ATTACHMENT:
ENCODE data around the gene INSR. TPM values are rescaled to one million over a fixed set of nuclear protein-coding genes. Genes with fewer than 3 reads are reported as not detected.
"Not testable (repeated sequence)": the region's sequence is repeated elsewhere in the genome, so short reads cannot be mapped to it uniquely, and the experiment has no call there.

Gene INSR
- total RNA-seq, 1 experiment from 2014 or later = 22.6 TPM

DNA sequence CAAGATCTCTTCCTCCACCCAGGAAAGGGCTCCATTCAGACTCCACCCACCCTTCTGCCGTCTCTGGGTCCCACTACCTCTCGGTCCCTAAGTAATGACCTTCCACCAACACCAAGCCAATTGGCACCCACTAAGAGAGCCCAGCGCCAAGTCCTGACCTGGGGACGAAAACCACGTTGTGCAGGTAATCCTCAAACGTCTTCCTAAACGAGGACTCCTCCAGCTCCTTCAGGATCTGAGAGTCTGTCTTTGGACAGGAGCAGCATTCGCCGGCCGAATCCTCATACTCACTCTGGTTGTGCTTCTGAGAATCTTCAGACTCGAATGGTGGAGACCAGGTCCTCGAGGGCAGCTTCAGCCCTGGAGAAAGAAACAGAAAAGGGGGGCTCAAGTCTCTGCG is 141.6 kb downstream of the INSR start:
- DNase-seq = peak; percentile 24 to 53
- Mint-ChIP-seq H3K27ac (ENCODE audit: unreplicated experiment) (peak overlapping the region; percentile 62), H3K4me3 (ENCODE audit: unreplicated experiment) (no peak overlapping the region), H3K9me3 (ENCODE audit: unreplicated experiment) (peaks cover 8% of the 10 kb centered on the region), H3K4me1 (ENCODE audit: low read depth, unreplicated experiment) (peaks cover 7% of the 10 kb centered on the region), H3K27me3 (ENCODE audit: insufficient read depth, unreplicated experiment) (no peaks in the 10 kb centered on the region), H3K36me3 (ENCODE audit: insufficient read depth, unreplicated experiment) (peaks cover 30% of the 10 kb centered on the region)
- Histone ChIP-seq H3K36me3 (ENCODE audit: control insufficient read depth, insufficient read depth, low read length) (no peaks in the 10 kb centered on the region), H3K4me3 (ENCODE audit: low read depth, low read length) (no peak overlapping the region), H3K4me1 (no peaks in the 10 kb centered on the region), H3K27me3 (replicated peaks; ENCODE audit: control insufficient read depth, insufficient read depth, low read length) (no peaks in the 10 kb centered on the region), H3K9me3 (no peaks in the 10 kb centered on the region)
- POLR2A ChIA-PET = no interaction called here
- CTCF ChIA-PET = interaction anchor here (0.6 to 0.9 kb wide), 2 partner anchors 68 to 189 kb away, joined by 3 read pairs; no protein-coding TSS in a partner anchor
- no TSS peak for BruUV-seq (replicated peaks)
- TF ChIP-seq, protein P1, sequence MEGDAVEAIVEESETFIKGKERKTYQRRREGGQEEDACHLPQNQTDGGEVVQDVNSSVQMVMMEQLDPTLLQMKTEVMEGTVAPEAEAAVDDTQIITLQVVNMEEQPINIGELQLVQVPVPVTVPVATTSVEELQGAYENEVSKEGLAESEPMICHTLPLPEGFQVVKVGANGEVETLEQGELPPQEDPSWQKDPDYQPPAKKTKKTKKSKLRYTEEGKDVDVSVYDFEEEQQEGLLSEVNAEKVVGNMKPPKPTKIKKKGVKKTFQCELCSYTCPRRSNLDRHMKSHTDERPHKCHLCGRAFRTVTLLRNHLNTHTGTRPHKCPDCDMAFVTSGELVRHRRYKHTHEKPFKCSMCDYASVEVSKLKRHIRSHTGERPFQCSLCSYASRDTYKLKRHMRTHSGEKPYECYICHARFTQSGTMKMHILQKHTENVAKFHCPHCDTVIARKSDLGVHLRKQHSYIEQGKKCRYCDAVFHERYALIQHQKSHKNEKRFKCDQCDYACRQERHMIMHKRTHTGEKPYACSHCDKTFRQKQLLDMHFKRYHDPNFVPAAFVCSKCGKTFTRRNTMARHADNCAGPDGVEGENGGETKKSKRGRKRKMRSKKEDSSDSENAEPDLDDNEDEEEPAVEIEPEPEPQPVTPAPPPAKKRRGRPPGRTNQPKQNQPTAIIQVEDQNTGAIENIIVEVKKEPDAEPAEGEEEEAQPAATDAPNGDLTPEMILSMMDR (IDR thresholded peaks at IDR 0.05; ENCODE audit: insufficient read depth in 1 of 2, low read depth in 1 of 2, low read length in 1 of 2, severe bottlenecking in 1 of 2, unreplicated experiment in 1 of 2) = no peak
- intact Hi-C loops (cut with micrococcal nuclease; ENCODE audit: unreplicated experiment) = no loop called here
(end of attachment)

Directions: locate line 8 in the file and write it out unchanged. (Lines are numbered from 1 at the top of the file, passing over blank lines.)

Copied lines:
- Histone ChIP-seq H3K36me3 (ENCODE audit: control insufficient read depth, insufficient read depth, low read length) (no peaks in the 10 kb centered on the region), H3K4me3 (ENCODE audit: low read depth, low read length) (no peak overlapping the region), H3K4me1 (no peaks in the 10 kb centered on the region), H3K27me3 (replicated peaks; ENCODE audit: control insufficient read depth, insufficient read depth, low read length) (no peaks in the 10 kb centered on the region), H3K9me3 (no peaks in the 10 kb centered on the region)